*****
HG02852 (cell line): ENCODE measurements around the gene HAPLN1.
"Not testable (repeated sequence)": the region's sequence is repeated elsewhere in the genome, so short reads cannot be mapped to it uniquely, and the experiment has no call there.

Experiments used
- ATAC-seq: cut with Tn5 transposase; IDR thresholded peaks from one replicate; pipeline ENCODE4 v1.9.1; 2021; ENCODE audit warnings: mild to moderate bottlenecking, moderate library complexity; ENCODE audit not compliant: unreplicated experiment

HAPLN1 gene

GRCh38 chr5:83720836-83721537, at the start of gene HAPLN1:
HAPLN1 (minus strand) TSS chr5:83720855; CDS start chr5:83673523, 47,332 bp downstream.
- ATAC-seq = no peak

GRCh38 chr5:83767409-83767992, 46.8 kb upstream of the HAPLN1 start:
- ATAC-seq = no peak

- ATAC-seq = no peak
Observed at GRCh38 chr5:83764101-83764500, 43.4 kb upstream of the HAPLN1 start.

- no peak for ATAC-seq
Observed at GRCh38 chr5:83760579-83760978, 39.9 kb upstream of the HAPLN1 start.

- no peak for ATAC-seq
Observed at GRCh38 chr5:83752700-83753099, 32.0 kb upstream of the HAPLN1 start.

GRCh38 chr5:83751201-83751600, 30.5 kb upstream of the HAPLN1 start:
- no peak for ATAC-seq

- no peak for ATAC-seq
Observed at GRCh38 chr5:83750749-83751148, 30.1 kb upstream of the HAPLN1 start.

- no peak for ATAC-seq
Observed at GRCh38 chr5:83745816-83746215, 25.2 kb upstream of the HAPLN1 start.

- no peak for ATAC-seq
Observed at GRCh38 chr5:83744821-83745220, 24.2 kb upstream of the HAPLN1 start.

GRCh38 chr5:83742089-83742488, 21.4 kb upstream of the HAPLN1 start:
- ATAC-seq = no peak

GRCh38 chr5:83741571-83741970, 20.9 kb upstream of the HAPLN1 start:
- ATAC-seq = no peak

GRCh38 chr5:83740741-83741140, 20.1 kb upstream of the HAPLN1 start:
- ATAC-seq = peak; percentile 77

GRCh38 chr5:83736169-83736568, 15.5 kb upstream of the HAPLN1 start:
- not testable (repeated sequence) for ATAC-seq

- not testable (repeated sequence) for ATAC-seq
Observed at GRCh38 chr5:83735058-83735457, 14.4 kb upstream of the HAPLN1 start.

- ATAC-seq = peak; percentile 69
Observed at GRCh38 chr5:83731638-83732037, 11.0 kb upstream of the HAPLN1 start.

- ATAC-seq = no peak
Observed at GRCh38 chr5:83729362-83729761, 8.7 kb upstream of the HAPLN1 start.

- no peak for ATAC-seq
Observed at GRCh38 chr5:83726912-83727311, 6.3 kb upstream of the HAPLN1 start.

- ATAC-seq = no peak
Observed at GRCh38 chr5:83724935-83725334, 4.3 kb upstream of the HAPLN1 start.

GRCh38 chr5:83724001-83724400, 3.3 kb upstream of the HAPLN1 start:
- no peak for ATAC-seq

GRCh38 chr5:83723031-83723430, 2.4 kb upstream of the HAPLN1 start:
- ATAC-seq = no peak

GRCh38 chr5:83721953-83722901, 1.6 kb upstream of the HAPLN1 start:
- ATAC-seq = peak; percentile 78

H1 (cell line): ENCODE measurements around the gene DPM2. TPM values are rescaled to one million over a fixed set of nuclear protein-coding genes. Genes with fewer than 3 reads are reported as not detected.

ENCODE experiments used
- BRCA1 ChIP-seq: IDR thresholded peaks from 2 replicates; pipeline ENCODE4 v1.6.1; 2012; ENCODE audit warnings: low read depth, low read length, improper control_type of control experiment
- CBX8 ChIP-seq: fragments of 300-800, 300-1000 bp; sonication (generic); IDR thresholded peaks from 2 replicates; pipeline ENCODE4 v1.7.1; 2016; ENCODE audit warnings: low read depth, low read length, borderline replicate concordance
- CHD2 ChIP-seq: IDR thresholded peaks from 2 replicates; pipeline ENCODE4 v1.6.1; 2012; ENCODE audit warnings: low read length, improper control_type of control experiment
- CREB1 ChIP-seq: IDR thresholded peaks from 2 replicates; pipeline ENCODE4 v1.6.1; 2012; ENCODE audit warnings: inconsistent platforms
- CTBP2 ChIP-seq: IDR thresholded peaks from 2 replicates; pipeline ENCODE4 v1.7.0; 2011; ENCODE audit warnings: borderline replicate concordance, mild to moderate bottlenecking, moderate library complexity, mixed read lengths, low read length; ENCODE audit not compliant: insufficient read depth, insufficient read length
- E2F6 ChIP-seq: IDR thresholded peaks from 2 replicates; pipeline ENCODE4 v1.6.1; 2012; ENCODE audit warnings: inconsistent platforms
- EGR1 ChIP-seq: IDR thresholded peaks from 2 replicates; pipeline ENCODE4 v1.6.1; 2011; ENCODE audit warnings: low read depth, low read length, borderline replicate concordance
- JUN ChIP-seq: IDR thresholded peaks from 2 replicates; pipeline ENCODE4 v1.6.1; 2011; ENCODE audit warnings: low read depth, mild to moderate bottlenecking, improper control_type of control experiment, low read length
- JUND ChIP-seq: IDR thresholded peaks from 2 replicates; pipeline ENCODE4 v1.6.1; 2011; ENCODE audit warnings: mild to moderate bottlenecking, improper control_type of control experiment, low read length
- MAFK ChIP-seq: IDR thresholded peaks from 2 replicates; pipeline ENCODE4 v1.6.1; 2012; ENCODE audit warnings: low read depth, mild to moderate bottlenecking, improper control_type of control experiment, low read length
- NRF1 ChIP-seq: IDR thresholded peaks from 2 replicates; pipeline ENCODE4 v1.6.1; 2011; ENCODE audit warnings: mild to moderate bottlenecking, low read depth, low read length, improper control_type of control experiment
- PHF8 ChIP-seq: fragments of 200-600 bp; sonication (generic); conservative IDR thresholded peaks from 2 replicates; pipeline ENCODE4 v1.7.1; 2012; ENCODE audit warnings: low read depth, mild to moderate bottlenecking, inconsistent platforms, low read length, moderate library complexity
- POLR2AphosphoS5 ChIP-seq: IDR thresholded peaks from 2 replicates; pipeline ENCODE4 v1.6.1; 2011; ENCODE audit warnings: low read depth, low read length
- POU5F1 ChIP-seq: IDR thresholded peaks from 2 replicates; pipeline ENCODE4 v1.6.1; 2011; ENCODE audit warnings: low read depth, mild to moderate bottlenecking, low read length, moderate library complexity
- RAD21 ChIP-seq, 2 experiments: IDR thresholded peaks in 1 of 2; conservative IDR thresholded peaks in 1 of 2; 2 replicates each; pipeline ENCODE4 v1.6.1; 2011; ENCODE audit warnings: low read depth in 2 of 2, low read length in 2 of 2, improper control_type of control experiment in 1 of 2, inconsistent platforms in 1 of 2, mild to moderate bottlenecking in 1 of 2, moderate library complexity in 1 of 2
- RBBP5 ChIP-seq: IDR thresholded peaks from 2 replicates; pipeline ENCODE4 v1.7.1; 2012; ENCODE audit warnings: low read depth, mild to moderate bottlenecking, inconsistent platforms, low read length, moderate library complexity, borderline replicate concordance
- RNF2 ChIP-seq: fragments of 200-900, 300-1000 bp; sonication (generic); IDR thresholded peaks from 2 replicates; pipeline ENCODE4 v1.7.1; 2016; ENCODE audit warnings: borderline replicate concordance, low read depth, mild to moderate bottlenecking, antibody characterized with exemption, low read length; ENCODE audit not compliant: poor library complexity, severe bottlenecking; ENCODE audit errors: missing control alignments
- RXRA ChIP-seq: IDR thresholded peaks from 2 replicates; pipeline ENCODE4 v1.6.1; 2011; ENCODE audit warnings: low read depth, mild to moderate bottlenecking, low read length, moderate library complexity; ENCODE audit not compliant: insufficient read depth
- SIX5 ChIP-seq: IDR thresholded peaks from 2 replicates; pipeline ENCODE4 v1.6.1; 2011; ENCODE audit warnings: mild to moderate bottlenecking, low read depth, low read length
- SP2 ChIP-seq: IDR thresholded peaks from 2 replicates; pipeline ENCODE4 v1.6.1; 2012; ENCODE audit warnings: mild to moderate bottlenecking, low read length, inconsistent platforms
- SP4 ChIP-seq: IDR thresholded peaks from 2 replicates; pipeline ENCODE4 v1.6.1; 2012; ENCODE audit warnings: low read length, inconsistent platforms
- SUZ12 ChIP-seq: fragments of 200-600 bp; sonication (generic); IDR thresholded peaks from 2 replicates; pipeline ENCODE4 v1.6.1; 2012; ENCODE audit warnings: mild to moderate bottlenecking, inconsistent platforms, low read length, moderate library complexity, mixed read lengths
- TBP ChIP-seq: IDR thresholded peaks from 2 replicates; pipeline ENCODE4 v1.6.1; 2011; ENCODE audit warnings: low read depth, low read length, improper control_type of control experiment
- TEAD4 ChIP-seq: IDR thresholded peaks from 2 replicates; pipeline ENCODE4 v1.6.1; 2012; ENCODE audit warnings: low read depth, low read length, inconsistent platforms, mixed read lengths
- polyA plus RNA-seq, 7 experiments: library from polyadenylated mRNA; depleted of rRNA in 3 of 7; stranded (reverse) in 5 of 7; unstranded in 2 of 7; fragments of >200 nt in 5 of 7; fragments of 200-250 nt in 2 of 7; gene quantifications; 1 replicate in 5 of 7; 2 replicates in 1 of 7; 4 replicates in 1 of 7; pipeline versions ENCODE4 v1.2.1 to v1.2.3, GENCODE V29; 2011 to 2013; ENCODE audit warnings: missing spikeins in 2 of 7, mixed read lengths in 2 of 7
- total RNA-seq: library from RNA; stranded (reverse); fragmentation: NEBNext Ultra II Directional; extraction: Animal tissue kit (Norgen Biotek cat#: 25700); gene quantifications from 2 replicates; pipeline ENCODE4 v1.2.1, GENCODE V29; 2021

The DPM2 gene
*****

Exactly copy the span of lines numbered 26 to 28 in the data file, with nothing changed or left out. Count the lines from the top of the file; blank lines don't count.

- ATAC-seq = no peak

GRCh38 chr5:83741571-83741970, 20.9 kb upstream of the HAPLN1 start:
- ATAC-seq = no peak